How a Stranger Got me to Re-Post Paper Sam & the Power of Words

The start to my Wednesday has not been ideal. I left an unfinished cup of coffee (a delicious cup, mind you) on my counter, I rushed to the bus, my son wasn’t feeling well…but those are minor. When I got to the subway I walked toward the end of the platform, the perfect place for me to hop off and head straight for the exit at the Park Street stop. The platform wasn’t crowded and at this point most who were idly standing by were men.

And then out of nowhere came words directed solely at me. loud and surly: “Skank” “Bitch”. My eyes followed the sound of the words and a man, scruffy and unshaved, looked directly at me, his lips curling in complete hate. He repeated the words as I walked quickly away, heart pounding.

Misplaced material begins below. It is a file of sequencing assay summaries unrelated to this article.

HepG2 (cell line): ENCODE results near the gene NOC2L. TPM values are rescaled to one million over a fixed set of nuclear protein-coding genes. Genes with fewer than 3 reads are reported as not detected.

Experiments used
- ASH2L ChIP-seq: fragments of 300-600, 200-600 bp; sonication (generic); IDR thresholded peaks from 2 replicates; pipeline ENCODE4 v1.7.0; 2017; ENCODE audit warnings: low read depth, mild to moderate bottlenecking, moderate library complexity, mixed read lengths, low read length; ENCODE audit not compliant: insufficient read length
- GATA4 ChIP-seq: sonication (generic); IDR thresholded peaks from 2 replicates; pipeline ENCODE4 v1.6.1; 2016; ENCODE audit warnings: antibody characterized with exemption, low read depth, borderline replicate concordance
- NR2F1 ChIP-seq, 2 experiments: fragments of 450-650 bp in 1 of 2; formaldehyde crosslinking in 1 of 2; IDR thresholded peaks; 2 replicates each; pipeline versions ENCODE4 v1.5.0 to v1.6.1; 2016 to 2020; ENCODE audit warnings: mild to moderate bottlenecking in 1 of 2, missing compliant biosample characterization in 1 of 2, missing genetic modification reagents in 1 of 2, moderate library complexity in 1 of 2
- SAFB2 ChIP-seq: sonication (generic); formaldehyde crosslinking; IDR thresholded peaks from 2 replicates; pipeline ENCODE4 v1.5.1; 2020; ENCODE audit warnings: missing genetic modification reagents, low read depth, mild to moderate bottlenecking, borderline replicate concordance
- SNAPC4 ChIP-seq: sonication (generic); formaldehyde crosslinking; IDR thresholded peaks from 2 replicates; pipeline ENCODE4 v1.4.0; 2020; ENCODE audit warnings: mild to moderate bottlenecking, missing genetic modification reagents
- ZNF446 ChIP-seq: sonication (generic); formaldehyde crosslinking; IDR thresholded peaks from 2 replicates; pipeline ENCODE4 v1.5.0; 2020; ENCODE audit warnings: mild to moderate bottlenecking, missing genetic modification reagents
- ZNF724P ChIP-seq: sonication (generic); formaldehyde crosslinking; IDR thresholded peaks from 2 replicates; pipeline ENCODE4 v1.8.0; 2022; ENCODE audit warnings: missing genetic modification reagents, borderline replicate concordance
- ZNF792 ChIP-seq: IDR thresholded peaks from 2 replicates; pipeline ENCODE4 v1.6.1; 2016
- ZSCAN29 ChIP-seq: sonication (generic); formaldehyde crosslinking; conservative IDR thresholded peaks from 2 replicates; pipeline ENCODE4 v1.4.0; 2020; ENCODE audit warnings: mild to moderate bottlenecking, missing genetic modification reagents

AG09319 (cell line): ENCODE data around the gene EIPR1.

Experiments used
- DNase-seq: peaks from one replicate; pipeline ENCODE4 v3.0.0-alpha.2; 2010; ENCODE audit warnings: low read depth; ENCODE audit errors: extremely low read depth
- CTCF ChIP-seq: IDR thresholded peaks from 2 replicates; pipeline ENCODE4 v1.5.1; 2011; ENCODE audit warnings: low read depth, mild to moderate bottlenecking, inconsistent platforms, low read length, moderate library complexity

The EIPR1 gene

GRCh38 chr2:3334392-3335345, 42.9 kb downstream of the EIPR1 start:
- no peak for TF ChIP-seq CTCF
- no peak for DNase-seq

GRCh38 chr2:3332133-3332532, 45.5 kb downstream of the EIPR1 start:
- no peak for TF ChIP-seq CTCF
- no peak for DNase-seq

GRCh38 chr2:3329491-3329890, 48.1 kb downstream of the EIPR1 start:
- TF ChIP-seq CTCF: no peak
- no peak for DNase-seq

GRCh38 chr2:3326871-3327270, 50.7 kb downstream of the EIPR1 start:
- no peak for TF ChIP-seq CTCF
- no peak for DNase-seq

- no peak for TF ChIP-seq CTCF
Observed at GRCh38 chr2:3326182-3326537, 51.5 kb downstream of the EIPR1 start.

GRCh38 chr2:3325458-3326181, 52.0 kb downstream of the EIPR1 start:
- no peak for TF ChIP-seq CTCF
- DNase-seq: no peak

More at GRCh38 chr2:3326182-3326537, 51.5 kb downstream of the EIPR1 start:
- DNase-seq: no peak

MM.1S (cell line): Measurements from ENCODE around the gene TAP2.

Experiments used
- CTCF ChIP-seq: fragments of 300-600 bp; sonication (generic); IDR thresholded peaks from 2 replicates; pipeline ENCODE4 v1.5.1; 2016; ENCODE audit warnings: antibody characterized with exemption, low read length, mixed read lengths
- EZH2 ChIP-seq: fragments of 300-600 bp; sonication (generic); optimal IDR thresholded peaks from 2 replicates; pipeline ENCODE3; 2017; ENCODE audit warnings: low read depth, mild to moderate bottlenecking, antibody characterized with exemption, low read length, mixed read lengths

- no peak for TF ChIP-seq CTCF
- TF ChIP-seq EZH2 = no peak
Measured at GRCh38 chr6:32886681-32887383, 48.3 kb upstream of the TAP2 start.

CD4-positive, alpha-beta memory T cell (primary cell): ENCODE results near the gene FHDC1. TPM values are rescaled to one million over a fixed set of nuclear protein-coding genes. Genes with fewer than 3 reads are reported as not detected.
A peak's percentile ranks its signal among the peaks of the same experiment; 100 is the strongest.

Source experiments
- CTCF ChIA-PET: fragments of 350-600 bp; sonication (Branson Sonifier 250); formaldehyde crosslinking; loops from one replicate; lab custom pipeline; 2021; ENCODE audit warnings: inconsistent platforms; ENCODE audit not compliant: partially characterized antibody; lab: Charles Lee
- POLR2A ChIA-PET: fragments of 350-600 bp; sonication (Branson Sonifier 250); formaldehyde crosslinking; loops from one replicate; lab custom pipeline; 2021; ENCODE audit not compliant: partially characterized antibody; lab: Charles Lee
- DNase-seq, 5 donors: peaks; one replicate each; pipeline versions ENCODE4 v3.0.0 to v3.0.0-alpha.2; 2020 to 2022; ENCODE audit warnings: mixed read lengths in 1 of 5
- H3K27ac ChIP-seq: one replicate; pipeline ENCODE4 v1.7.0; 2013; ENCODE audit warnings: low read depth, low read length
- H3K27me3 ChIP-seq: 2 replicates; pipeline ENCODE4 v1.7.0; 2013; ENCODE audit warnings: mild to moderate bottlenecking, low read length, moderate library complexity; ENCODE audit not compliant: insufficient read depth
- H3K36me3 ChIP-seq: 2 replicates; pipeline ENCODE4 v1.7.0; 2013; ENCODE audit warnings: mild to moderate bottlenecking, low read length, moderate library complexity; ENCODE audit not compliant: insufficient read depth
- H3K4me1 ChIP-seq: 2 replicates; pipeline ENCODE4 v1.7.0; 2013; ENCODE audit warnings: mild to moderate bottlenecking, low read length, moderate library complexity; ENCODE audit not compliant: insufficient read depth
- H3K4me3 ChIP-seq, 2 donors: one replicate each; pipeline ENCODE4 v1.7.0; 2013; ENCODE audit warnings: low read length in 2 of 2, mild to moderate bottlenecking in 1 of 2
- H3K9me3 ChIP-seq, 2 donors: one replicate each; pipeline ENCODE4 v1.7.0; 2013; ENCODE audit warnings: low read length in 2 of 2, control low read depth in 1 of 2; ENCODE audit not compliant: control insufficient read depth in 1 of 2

The train could not come fast enough. He was a stranger yet these vitriolic words flew out of his mouth directed at me. 

But here’s what’s startling – while I knew the minute I heard the words that he was seriously mentally ill, that while the words were directed at me, they weren’t about me – those words stayed with me. They sank in and I wanted to cry. I know that I’m neither of those words. They don’t apply to me, or any other woman – but they still worked their way into my tired heart. And so I decided to re-post a piece I did a year ago called “Paper Sam and the Power of Words”.